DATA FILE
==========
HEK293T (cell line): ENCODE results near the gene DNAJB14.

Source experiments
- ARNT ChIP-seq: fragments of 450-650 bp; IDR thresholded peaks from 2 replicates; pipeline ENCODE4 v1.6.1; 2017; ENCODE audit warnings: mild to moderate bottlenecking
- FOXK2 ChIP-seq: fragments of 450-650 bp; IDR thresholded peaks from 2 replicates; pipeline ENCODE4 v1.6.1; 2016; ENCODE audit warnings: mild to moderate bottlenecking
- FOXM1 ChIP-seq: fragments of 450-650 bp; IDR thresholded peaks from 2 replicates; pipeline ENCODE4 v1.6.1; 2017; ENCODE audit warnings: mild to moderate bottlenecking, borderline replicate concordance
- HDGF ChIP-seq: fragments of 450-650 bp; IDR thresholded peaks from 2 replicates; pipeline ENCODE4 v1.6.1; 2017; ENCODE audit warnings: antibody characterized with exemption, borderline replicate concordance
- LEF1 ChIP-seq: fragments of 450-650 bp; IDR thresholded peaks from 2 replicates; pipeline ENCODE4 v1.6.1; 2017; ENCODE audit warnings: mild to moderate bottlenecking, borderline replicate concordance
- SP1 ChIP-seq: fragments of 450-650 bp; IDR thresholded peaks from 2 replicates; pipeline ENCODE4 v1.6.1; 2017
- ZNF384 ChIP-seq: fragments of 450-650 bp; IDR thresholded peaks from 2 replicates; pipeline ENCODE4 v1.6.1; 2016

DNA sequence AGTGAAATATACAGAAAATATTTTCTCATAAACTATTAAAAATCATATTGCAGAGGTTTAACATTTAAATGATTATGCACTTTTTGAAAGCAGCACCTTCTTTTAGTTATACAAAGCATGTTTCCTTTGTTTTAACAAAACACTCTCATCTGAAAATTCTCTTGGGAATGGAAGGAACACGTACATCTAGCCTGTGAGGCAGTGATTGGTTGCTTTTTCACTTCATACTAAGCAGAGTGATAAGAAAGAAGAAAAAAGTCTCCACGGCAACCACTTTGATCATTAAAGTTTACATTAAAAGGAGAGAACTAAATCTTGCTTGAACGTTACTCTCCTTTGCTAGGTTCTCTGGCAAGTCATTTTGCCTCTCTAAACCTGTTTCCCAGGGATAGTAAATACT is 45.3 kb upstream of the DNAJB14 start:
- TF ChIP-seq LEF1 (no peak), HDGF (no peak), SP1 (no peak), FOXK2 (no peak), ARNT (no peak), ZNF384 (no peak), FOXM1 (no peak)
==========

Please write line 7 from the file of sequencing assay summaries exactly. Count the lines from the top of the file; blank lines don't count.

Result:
- LEF1 ChIP-seq: fragments of 450-650 bp; IDR thresholded peaks from 2 replicates; pipeline ENCODE4 v1.6.1; 2017; ENCODE audit warnings: mild to moderate bottlenecking, borderline replicate concordance